Herr KaLeun wrote:
But that’s probably just me. I also believe that Lee Harvey Oswald shot John F. Kennedy, that terrorists
and not the US government blew up the World Trade Center, and that Neil Armstrong did walk on the moon in 1969.
I would argue that the human desire for social, economic, or sexual rewards is typically much, much stronger than the human desire to impartially seek absolute truth. To give an example, imagine the following scenario. You are a college student. You are convinced that religion/belief system X is objectively true. So you go to a few meetings associated with X. You are very disappointed with the quality of person at those meetings. On the other hand, you find yourself very attracted to many of the students at the Mithras worship sessions. So you take one of them aside, and try to convert her to X. She sees your efforts as an attack, and avoids you in the future. You try this on one or two others, and they respond the same way.
Undaunted, you persist in attending the meetings of X, while eschewing Mithras worship. Then you get out into the real world and start looking for work. One of the hiring managers you talk to is very pro-Mithras, and openly states his desire to hire only other Mithras people. You mention your dissatisfaction with that encounter to some other hiring manager. That other hiring manager completely shares your disgust. Then he adds that it’s completely obvious that Mithras is a joke, and that everyone should be worshiping Thor. He sees your story as confirmation of the rightness of his own decision to hire Thor worshipers only. Displeased by all this, you decide that you’ll only get hired if you network through other members of X. You do plenty of networking, but never come across anyone within X who has the authority to hire you.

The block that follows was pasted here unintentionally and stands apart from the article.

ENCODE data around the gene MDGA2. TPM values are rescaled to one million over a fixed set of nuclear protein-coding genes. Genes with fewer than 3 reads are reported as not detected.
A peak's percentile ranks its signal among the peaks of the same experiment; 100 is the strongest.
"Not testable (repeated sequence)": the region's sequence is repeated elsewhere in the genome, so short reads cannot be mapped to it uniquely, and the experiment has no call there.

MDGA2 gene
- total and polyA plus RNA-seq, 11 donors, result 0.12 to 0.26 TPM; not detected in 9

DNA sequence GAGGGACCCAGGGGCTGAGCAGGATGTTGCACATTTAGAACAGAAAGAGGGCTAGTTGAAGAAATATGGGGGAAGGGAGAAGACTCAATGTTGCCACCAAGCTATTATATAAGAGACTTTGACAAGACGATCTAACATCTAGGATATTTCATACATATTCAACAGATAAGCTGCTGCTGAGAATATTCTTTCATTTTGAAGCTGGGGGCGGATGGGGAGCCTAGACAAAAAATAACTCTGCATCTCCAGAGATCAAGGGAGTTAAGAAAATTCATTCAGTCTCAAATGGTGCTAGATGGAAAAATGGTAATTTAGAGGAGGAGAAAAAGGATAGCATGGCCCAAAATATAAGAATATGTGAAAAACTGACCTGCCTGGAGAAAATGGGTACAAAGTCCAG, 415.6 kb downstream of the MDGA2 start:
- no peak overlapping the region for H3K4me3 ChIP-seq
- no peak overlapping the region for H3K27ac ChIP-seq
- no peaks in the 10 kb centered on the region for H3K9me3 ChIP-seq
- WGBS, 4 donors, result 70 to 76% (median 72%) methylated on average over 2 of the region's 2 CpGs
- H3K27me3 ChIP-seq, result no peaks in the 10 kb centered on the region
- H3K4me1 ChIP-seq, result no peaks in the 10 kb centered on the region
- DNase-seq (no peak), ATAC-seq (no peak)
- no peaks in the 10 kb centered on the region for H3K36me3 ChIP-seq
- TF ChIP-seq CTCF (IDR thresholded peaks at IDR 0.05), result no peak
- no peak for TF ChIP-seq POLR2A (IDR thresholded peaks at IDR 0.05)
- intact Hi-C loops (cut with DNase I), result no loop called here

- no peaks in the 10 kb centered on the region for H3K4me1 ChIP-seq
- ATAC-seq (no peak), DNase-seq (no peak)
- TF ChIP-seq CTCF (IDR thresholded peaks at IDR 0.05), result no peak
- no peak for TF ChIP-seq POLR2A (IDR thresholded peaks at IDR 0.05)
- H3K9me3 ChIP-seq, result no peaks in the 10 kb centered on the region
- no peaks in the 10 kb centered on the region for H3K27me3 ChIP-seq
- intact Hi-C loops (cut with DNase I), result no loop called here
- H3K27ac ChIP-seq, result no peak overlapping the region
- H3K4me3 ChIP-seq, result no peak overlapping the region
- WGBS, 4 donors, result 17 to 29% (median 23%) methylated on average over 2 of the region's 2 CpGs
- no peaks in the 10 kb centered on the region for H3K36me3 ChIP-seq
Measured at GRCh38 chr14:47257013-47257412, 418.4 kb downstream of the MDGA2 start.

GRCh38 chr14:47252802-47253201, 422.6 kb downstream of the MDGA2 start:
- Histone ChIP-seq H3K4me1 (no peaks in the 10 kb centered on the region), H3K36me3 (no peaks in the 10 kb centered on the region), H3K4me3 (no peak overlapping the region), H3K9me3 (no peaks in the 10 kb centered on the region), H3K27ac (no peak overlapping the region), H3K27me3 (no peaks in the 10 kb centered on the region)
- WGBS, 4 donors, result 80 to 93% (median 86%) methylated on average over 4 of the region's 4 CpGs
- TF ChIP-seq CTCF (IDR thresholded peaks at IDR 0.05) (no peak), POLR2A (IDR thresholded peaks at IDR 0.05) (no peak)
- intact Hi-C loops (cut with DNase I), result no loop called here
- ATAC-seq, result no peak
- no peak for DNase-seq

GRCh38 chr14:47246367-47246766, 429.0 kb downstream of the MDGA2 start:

Displeased by your love life (due to only being able to date believers in X), and displeased with your vocational situation, how long will it be before you begin to proclaim your enthusiastic devotion to Mithras? Even if you, personally, would never get pushed to that point, the average person would. In environments where there is strong social, economic, or sexual pressure to profess a belief in ____________, most people will profess that belief, completely irrespective of that proposition’s truth.
Take the September 11th attacks for example. Supposedly, it was the journalists’ job to investigate the government’s claims rigorously and impartially before accepting them. Did the journalists in question do that research? Or, might they have been pressured (with threat of job loss or otherwise)? If such pressure existed, their apparent consensus on the September 11th issue should be seen as a social consensus, not an intellectual consensus. (An intellectual consensus is the result of analysis of facts and data. A social consensus is the result of social pressure.) Obviously, a social consensus communicates information about social factors only, and does not communicate information about the underlying truth or falsehood of any given proposition.
I do not claim to know whether the consensus on the September 11th attacks is a social consensus or an intellectual consensus. If the former, it is noise to be ignored. If the latter, the data and logic which led to that consensus can and should be carefully examined. If both are found solid, then and only then can we safely join that consensus. This is the approach one should use toward every historical consensus, not just the September 11th attacks only.